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Speed and threading chart?

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Aqua-Andy

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#1
Hi I'm new to this forum so mods please feel free to move this thread to the appropriate place if needed. I have been using a Jet 1440-3PGH lathe at work, the only problem is the feed speed/threading chart is missing. I have looked all over the net for a picture of this chart but I can't seem to find one. I have called Jet and they have been no help at all finding a replacement chart or even just a picture of one. For the feed speeds I have spent some time manually turning the chuck and measuring how far the carriage moves. As for threading this has proven to be more difficult. Any suggestions would be welcome.
 

Aqua-Andy

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#3
Thank you for the info. I have been searching for months, I guess I just needed to ask in the right forum. Now I can try to cut a thread.
 

Bob Korves

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#5
Welcome to the H-M.

Is this what you are looking for:



More can be found here. http://www.airlinebrats.com/lathe/
That chart is odd in that it shows straight gearing for metric threads, along with compound gearing for both metric and imperial threads. Is the chart for a metric lead screw or an imperial one? It appears to me to be correct for a metric lead screw. The OP did not say which lead screw he has, but it really does matter!
 

Bob Korves

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#7
Bob,

The bottom of the chart says 4TPI lead screw, 8TPI feed rod. That chart is kind of confusing to me.

Ted
Good catch, Ted! It looks like the entire box on the left is for feeds. But then they show compound gearing for both metric and imperial threads. I don't get it...
 

Aqua-Andy

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#8
Thanks for the help with the chart. I tried cutting my first thread today. Well the first did not work out so well, there is a lot going on and that carriage was moving much faster than I was used to. So I cut that part off and tried again. I actually came out with something that resembles a thread and a nut would also screw on to it. Was it pretty? No! But I think this is a good start, when I have more time I will try some more.
 

Aqua-Andy

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#9
Well I finally got time to play with the lathe today. I tried cutting a 12x1.75 thread. I made sure the bit was ground at a 60* angle. set the compound to 29.5* and squared the bit to the part. On this lathe you can't use the threading dial for metric threads so I just stopped the machine, pulled out the tool and reversed until I was at my starting point again. The problem I had was the threads came out looking more like arrows than a nice "V", as in the right side of the thread had a 90* angle and the left side sloped from the peak to the valley. After looking at things I tried again and instead of using the compound to feed the bit in I used the cross feed. So I would make a pass then pull out and then on the next pass turn in the cross feed to where it was plus what I wanted to take off. this last thread came out looking nice, it had a nice "V" shape and a nut fit very nice. All the videos I have seen show using the cross feed just to move the tool in and out but using the compound to dial in the amount to be cut. Not sure what I'm doing wrong.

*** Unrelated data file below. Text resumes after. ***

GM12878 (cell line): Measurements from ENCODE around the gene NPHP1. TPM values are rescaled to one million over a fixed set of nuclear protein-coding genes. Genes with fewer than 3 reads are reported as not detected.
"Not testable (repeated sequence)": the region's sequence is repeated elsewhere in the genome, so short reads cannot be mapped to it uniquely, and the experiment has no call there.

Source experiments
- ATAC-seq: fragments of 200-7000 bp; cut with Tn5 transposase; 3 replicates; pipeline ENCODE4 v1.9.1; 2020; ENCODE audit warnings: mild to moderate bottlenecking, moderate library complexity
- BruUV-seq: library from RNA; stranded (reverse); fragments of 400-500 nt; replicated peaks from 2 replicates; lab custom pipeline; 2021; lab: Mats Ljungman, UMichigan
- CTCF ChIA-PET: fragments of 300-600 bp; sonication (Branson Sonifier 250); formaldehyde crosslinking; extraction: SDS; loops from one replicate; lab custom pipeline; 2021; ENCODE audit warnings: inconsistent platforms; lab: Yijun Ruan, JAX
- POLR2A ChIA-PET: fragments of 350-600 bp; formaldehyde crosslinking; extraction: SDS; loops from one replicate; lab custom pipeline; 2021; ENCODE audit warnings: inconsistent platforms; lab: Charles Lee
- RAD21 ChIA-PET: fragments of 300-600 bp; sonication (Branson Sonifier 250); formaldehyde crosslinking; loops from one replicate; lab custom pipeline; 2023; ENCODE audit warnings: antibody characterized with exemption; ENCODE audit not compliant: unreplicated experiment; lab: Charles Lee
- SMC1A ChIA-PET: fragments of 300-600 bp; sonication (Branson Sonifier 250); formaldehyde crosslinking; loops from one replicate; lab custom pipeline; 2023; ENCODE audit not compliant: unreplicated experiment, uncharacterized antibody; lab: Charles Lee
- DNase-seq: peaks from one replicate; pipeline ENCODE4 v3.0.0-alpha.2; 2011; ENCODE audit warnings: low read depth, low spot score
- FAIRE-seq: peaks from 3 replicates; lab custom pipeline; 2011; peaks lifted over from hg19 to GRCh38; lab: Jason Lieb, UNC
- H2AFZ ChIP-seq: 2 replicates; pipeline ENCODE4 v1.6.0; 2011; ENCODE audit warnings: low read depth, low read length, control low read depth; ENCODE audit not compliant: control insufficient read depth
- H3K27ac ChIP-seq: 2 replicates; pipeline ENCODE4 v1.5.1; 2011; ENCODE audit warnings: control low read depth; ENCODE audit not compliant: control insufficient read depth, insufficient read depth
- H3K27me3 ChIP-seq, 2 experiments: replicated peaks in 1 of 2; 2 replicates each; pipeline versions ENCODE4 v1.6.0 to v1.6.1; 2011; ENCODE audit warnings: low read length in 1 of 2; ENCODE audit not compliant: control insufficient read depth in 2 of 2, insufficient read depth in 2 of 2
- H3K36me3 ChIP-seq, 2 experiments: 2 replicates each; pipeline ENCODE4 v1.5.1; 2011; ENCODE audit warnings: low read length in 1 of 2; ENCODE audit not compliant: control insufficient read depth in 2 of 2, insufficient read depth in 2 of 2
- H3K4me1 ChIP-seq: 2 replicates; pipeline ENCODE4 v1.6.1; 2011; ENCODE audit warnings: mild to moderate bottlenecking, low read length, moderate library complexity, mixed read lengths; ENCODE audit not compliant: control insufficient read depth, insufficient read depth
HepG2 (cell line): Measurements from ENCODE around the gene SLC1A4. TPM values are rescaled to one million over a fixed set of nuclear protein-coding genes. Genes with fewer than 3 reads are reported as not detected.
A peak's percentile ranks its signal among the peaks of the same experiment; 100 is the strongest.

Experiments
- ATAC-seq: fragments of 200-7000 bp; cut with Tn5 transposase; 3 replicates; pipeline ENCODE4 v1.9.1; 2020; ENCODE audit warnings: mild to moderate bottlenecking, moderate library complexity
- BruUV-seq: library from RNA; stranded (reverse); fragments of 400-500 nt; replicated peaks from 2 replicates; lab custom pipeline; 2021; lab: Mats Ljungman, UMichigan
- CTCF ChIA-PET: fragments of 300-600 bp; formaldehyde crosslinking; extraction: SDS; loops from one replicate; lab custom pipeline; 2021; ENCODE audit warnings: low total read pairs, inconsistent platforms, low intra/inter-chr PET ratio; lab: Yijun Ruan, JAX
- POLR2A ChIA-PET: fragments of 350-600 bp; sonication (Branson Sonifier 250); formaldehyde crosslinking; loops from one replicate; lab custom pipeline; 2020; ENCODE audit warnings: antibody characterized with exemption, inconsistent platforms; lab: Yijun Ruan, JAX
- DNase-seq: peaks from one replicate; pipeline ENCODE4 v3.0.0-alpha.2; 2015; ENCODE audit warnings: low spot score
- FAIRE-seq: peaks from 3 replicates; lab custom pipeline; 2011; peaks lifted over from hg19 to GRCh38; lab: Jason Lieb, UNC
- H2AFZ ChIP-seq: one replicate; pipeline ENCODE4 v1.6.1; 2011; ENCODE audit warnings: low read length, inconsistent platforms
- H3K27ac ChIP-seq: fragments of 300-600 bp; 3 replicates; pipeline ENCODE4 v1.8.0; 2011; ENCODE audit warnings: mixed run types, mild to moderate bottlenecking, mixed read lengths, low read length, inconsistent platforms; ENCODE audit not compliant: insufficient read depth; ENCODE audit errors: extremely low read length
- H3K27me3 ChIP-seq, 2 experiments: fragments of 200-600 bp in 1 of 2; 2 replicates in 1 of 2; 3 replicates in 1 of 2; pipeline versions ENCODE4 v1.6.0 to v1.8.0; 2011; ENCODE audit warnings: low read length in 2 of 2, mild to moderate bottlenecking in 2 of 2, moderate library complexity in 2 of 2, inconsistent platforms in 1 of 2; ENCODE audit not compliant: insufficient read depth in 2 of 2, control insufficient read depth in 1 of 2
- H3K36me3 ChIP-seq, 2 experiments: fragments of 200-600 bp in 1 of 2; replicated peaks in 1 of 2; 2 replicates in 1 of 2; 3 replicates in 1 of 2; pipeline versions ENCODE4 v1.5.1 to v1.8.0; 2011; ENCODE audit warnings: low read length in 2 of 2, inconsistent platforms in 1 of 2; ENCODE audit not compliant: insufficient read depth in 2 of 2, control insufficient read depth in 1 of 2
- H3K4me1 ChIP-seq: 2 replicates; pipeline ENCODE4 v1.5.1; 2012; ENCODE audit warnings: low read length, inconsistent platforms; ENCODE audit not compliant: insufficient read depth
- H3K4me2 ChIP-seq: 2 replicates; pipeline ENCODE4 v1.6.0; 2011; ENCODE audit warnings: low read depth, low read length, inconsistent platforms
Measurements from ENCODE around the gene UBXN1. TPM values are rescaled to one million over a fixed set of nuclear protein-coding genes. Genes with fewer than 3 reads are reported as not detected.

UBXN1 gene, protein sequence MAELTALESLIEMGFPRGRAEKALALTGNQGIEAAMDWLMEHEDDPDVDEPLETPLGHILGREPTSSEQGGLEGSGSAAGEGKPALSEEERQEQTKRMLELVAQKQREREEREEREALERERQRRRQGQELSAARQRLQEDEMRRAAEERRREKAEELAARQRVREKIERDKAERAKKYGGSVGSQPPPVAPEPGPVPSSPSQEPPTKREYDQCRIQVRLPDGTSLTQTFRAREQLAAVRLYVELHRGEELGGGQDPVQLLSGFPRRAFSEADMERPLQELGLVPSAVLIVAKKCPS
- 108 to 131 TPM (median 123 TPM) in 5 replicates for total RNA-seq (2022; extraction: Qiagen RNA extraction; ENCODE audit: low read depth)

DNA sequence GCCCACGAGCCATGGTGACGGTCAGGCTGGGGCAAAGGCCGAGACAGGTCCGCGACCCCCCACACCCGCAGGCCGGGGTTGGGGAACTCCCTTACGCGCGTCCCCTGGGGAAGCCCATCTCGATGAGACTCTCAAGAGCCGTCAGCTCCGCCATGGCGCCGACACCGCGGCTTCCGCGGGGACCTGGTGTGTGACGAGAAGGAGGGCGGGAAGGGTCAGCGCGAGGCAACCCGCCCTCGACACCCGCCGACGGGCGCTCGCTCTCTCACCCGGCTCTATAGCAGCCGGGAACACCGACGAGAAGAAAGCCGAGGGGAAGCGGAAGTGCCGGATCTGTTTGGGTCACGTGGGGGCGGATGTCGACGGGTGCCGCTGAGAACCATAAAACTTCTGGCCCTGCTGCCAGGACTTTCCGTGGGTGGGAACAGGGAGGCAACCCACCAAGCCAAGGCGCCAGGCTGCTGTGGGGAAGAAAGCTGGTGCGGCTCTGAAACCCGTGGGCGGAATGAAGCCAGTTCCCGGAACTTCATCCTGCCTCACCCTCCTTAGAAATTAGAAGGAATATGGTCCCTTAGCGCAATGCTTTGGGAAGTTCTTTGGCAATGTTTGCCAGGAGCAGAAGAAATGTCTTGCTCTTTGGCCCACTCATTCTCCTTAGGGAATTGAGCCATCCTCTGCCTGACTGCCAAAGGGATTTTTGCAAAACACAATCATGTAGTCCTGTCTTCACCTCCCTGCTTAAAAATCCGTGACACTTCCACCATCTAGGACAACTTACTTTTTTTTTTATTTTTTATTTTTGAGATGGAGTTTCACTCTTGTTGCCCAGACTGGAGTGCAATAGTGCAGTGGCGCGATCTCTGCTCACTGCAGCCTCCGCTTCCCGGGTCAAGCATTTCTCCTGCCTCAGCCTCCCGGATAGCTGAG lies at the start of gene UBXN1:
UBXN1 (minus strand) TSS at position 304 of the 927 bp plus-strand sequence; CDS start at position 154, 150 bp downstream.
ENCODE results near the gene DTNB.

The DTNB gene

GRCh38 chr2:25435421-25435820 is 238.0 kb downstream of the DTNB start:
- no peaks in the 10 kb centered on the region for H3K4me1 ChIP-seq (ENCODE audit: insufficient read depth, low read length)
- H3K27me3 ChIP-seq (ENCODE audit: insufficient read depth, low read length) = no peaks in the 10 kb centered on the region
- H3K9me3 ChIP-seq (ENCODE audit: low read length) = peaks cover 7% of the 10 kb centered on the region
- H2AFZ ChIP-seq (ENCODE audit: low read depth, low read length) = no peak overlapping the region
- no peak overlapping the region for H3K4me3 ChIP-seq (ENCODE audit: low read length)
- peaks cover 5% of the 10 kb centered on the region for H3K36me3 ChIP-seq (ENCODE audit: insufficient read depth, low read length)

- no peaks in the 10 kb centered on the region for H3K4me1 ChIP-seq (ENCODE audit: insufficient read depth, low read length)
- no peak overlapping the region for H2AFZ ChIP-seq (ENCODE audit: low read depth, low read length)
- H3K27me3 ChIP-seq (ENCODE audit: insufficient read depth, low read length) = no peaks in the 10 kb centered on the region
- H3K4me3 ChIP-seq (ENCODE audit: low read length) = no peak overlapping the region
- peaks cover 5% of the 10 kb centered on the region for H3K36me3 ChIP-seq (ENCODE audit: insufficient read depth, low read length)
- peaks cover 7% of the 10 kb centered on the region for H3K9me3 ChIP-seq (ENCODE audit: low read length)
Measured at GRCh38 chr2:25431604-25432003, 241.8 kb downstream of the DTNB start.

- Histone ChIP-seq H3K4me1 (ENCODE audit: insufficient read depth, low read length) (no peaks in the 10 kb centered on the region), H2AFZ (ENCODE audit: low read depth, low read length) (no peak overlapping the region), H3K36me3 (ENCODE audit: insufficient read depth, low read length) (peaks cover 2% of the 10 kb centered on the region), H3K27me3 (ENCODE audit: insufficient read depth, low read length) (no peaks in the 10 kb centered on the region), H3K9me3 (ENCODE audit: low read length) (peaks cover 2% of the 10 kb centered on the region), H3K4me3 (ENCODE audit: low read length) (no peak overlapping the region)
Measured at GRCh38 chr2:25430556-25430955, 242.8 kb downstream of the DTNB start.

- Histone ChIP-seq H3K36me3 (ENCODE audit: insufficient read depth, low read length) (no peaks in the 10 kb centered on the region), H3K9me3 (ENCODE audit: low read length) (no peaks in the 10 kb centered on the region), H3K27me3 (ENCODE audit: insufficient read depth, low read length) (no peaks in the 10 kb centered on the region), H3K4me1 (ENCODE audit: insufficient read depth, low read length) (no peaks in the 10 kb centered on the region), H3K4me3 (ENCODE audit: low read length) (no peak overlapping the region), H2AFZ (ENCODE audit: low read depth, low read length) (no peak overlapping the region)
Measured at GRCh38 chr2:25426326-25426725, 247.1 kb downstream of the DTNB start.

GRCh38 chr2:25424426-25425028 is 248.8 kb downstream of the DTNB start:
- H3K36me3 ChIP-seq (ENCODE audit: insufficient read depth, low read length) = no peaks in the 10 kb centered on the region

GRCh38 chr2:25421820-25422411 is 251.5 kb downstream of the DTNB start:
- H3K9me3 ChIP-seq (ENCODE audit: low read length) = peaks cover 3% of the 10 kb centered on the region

higgite

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#10
Sounds like the compound is set at the wrong angle. It should be rotated 29.5* counter clockwise from perpendicular to the spindle axis. Or clockwise 60.5* from parallel with the spindle axis.

Tom
 

Wreck™Wreck

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#11
Sounds like the compound is set at the wrong angle. It should be rotated 29.5* counter clockwise from perpendicular to the spindle axis. Or clockwise 60.5* from parallel with the spindle axis.

Tom
Bloody Hell, there is a good deal of bull floating around on the web about this subject.

One may make excellent threads from the cross slide, contrary to what hundreds of Youtube "how to" videos will tell you.
No, this will not cause abrupt tool failure.
No, this will not render a thread unusable.
No it will not cause your machine to explode in a hail of shrapnel.

It will however **** off traditionalists in search of 1935 era copies of Machinery's Handbook.
Choose wisely
 

brino

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#12
Bloody Hell, there is a good deal of bull floating around on the web about this subject.
Perhaps, but let's try to clear up some confusion in this thread.

@higgite is totally correct that setting the compound to the wrong angle and then using the compound to feed the threading tool can give "off angle" threads. That is a very likely explanation for Andy's threading problem when using the compound.

One may make excellent threads from the cross slide
That is also absolutely correct!
In fact, this method only requires the tool bit to be ground to the proper angle and then set square to the work with a fish-tail gauge.
Since you then use the cross slide to advance the tool the angle of the compound has no consequence.
This is a very likely explanation for Andy's success when using the cross-slide.

What I have seen is that on my small, sloppy lathe I get better results when threading with the compound since I am only cutting on one side face of the threading tool, it seems to put less force on everything, reducing chatter and giving a better finish.

Here are a couple links to similar discussions to give some pictures:
http://www.hobby-machinist.com/threads/what-am-i-doing-wrong.54207/#post-449384
http://www.hobby-machinist.com/threads/threading-help.49488/

-brino
 

Wreck™Wreck

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#13